Endocannabinoids And Regulation Of Energy Balance

Early animal studies demonstrated that systemic or oral administration of A9-THC potently increases food intake. Administration of CB1 antagonists, conversely, blocks the orexigenic action of exogenous cannabinoid agonists and also decreases food intake and body weight in laboratory animals (reviewed in ref. 16). Based on these promising observations, considerable research is currently under way to elucidate the mechanisms of action of endocannabinoids and to determine the feasibility of using cannabinoid antagonists to treat obesity and its complications (48,49).

Vitamin B12 and Homocysteine

Dietary intake of vitamin B12 can be low in both vegetarians and veg-ans.58-60,86 The sources of vitamin B12 in a vegetarian diet are dairy products, eggs, fortified foods (especially meat analogues, soya milks, yeast extracts, and breakfast cereals) and vitamin supplements. If none of these sources of vitamin B12 is regularly consumed, intake of this vitamin will be low and the risk of deficiency will increase. More data are needed on current intakes of vitamin B12 in vegetarians, and on whether this is a determinant of homocysteine and CHD risk in these populations.

How can I prevent a hypo

Prevention is the key to dealing with hypoglycaemia. To keep your blood sugar from falling too low, eat your meals at around the same times each day - never skip meals. Recognise that hunger may be a sign that your blood sugar level is too low, and that you need to take steps to bring it back up to within a normal range. Also, make sure you take your medication as directed, in the correct dosage and at the proper times. Be vigilant about monitoring your blood sugar levels. In this way you will be able to detect low blood sugar, even if you are not experiencing any overt symptoms.

Diabetes Prevention Study

The Diabetes Prevention Study involved 3234 patients with IGT and BMI greater than 24 kg m2. There were three groups for assignment placebo, metformin (850 mg twice daily), or intensive lifestyle changes. The lifestyle modifications included dietary instruction, 150 minutes of exercise weekly, and a calorie-restricted, low-fat diet. These patients were followed for an average of 2.8 years. The study demonstrated a 58 relative risk reduction in progression to diabetes with diet and exercise compared with a 31 relative risk reduction with metformin. The number of patients needed to treat was seven for 3 years for lifestyle modification and 14 for metformin. The metformin seemed to be more effective in the younger patients with higher BMI and higher fasting-glucose levels than in patients more than 60 years of age, who showed the least benefit with the drug (14).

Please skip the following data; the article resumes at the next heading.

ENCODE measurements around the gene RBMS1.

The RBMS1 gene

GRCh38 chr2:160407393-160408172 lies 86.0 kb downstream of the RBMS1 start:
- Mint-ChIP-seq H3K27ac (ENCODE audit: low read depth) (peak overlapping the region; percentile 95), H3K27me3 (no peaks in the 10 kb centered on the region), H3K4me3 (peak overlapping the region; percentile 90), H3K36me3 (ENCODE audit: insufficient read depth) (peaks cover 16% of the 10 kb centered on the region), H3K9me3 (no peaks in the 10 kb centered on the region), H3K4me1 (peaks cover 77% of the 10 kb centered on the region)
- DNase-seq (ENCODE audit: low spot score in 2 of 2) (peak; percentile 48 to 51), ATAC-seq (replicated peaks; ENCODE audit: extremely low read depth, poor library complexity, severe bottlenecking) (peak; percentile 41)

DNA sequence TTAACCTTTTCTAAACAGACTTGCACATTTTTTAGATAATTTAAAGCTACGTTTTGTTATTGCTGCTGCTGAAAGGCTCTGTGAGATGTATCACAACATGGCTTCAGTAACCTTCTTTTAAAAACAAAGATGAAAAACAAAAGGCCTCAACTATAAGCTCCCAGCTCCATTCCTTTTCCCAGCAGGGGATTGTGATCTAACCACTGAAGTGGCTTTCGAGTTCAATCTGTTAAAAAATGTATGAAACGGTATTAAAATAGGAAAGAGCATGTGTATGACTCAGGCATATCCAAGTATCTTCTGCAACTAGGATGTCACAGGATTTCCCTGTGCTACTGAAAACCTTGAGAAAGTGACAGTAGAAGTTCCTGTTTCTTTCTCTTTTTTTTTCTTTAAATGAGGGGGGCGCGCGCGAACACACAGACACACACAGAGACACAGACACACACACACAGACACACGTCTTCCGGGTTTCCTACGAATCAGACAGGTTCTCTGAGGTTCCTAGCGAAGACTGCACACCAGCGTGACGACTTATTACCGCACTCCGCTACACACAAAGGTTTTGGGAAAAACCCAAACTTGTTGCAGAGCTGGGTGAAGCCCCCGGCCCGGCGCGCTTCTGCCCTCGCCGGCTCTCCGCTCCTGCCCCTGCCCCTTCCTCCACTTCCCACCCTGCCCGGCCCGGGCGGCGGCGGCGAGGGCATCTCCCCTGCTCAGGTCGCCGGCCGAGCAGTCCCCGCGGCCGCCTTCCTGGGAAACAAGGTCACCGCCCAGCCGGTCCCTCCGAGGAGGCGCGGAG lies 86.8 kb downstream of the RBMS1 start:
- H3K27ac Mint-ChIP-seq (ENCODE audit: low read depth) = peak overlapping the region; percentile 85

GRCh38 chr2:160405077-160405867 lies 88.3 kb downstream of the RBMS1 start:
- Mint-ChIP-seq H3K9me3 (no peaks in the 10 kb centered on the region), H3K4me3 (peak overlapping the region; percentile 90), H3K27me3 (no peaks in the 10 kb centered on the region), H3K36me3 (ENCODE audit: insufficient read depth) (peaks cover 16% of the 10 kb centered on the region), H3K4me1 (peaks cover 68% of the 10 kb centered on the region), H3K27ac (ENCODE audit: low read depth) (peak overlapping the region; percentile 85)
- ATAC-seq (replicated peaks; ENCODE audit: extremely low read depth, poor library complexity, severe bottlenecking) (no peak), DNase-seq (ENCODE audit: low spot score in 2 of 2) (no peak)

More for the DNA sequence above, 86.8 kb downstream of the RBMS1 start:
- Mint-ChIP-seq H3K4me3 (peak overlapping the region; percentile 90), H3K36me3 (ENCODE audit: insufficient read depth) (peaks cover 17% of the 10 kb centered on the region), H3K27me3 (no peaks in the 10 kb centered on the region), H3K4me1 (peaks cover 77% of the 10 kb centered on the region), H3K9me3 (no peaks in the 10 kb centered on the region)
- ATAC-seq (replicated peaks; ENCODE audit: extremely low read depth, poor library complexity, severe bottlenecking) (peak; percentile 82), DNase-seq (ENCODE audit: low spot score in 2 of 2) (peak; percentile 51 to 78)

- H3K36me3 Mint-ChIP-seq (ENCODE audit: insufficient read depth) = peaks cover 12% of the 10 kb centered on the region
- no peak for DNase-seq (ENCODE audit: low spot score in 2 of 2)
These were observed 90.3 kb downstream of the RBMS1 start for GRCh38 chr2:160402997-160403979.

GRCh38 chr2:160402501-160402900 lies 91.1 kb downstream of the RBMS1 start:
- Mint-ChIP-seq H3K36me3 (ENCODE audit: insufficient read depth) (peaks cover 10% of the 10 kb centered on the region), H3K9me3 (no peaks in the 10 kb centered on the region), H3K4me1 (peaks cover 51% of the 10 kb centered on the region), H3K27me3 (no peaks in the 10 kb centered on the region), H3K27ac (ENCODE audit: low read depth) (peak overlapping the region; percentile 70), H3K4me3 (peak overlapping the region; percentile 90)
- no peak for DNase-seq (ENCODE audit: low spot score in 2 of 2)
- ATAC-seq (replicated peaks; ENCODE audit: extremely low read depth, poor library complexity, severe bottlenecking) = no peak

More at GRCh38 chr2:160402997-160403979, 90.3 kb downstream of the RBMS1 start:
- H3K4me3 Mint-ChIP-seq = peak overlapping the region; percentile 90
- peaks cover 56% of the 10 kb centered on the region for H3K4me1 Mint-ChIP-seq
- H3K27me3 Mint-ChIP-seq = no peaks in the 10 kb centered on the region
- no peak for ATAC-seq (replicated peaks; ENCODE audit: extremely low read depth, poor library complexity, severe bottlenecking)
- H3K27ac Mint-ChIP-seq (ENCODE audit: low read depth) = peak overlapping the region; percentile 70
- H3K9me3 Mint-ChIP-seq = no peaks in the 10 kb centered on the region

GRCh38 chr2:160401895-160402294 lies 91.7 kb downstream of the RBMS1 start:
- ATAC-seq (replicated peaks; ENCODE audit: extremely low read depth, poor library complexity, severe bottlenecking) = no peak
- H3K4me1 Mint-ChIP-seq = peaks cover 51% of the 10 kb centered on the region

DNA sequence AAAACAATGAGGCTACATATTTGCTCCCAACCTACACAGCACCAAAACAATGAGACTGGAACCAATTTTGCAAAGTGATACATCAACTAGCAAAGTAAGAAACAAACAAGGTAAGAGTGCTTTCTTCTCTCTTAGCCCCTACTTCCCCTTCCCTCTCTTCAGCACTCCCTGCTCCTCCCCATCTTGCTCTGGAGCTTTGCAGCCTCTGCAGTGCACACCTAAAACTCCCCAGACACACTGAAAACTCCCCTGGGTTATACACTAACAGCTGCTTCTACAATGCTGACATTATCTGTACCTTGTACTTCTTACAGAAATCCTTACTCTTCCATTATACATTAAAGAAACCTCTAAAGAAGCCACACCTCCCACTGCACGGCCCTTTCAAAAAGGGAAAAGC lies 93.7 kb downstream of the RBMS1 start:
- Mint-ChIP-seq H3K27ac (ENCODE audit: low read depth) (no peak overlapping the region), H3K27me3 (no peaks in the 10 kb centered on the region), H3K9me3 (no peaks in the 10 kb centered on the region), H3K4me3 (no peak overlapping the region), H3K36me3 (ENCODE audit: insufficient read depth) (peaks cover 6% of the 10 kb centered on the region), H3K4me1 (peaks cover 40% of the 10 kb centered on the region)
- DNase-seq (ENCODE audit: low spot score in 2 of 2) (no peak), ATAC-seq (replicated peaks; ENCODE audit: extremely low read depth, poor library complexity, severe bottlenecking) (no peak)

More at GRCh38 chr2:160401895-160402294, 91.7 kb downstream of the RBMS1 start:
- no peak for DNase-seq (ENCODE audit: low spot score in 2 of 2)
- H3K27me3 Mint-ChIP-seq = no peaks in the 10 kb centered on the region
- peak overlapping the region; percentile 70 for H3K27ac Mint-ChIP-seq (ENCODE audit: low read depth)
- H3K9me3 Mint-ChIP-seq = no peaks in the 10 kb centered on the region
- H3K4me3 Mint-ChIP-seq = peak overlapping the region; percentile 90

Induction of Allergy to Nonvaccine or Food Proteins

This is a particularly important test when examining the suitability of an adjuvant for inclusion in an oral vaccine, as there could be a reaction to food proteins (23). With the interest in the oral route as a means of stimulating mucosal immunity, there is a possibility that an adjuvant could induce an allergic response to dietary proteins. In this study, both lactalbumin and gluten failed to elicit an IgE response in the presence of the original Freund's Complete or Incomplete Adjuvants (FCA or FIA) in HAM1 CR mice or Dunkin Hartley guinea pigs. On the other hand, the guinea pigs showed increased IgE production after oral administration of ovalbumin or soy bean protein, both unusual proteins in their normal pellet diet. Such tests are valid only if all of the previous toxicity tests are negative.

Clinical Use Of Cb1 Antagonists Sr 141716

The selective CB1 antagonist SR 141716 (rimonabant or Acomplia Sanofi-Synthelabo), when administered to marijuana smokers, caused weight loss in overweight and obese subjects without causing adverse side effects (118). Based on this and the promising studies on animals (reviewed previously), SR 141716 has been used in randomized, double-blind clinical trials to determine its efficacy in treating obesity and related metabolic complications. Several Phase III clinical trials named RIO (Rimonabant In Obesity) were initiated starting in 2001 and included more than 6600 overweight or obese patients with or without comorbidities who were given SR141716 (5 or 20 mg) or placebo for up to 2 yr (119 - 121). All subjects were on a calorie-restricted diet and underwent a run-in period of diet alone prior to being randomized to drug or placebo conditions.

Health Impacts Of Vitamin E

It is generally accepted that oxidative damage at the cellular level is significant to the onset of chronic disease. Since vitamin E is the primary fat-soluble antioxidant in mammalian systems, a logical assumption is that supplementation of the human diet with vitamin E potentially could be significant in prevention and or slowing of the onset of various chronic disease states. This assumption taken together with increasing knowledge about the role vitamin E plays and potential roles other antioxidants available in the food supply might play produced an extremely large body of scientific literature on antioxidants and health. Unfortunately, the body of data does not provide for a clear conclusion on vitamin E and its overall worth when consumed at levels above the recommended dietary allowance (RDA). Diverse opinions about supplemental use of vitamin E remain. The fact remains that the Panel on Dietary Antioxidants and Related Compounds (1), when establishing the DRIs for vitamin E...

Combined Antiandrogen Treatment